Christian Bale: “I think that he was an absolute source of inspiration initially. And then I think he probably became an absolute confusion for his younger brother, because they’re…it’s an immensely loyal family and they’re immensely loyal brothers. But as you see in the movie, it took Charlene to convince Micky that it wasn’t him abandoning his family to be able to remove himself for a little while in order to change the dynamics. And then once that had been recognized and once Dicky, who also I think had had immense pressure from the family in the expectations they had of him at such a young age, and that through his success, the whole family would have success. And, really, I think very much that’s a part as well of what was drawing him to self-destruction. Once Dicky was able to initiate and say it’s no longer his time, it’s Micky’s time now, and then convince the rest of the family of that – which took some doing – then after that, Dicky was no end of help for Micky. I don’t think that it could have happened without the one or the other. You know, this movie wouldn’t exist without that beautiful relationship between the two brothers.”

How difficult was the accent? What kind of coaching did you have? Did Mark Wahlberg help you?

Christian Bale: “Mark was a great deal of help. He would never say anything but he’d just get a certain look on his face when you said something, that you just knew that wasn’t it. But also, I approached Dicky’s accent as – I mean, Dicky’s got his own thing going on, you know? He’s got – he calls it Dickinese himself. And I think everyone will agree that I really had to tone down his natural rhythm and voice because I understand him completely now because my ears are in with it. But if I’d done it exactly like Dicky, we would have needed subtitles, probably.”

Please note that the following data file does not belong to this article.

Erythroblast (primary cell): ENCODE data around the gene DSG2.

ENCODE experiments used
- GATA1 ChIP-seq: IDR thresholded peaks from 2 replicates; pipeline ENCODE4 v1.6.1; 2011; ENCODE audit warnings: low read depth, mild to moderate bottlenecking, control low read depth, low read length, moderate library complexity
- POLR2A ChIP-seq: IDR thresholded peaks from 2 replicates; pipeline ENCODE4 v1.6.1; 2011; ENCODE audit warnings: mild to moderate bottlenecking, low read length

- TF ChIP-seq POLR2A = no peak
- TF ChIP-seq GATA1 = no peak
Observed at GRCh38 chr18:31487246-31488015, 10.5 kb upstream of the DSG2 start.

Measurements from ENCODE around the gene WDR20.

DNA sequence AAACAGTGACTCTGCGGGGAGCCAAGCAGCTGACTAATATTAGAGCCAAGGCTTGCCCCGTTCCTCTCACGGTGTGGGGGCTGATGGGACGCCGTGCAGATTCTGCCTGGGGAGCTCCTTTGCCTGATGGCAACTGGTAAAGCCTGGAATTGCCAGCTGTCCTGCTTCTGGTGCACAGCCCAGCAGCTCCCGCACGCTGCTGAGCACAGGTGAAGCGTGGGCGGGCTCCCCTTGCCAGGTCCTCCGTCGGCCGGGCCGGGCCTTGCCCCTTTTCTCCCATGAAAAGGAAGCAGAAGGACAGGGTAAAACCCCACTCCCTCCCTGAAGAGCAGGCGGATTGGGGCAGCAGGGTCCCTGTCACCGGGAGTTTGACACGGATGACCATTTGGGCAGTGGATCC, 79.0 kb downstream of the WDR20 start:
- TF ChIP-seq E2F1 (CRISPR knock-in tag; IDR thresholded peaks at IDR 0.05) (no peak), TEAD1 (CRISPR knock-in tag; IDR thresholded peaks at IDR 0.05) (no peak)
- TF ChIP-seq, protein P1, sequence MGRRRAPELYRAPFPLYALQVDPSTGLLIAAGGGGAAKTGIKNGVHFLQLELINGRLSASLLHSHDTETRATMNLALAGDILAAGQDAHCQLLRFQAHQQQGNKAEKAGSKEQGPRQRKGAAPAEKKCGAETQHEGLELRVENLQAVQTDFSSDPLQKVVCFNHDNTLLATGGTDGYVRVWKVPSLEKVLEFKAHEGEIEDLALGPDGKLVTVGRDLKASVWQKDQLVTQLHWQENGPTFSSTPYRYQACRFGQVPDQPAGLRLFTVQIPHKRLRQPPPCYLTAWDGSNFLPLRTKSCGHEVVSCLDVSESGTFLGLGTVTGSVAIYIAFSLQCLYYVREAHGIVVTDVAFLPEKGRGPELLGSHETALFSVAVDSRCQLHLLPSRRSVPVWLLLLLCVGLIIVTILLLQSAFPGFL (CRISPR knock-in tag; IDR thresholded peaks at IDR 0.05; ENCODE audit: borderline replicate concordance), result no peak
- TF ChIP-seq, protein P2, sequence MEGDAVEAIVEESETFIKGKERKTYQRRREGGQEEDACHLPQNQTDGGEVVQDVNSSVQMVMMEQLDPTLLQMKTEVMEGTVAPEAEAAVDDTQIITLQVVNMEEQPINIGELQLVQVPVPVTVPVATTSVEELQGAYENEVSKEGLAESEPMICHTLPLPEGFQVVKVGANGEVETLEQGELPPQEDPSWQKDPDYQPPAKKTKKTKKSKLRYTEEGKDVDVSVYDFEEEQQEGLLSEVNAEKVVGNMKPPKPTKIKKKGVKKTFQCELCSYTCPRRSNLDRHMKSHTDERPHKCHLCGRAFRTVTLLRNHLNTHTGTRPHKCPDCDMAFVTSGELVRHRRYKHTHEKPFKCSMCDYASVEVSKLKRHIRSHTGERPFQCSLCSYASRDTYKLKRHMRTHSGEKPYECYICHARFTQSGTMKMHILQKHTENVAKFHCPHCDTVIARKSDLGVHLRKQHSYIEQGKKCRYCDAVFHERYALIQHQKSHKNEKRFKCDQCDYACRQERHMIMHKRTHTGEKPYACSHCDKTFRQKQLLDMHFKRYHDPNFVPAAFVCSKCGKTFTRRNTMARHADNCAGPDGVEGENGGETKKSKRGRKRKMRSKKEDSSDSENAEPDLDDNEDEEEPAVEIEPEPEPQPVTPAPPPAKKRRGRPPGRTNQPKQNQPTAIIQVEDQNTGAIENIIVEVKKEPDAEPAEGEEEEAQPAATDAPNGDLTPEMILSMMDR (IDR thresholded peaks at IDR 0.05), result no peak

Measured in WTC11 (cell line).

What do you value the most about director David O Russell?

Christian Bale: “I think also a lot of the other people, they would overemphasize the druggie nature, the addiction, as though that was something fascinating to see. And we felt like we’ve seen that in so many movies, and you don’t meet Dicky and Micky – and it’s not what you think about. You know, of course it’s part of his past, but you didn’t want to obsess on that. And David’s got this great sort of tandem earnestness and complete silliness going on at the same time.”

“And also David’s got – he’s got a very big heart. It would be very funny. There’d be times when he was often crying with laughter, and also just flat out crying. […]They’d often be at Mark’s place and you’d be listening to stories or telling a story, or listening to Dicky or whatever, listening to Micky. And it was either they had his sides splitting with laughter and he was balling his eyes out with that; and then it would segue into tragedy and he’d be balling his eyes out. You could really see how much he felt it and really enjoyed the company of these guys and was going through a whole rollercoaster of emotions, you know, which is usually what actors are going to be doing. But David was right in there feeling every little bit of it, as much as any of us.”

By Rebecca Murray.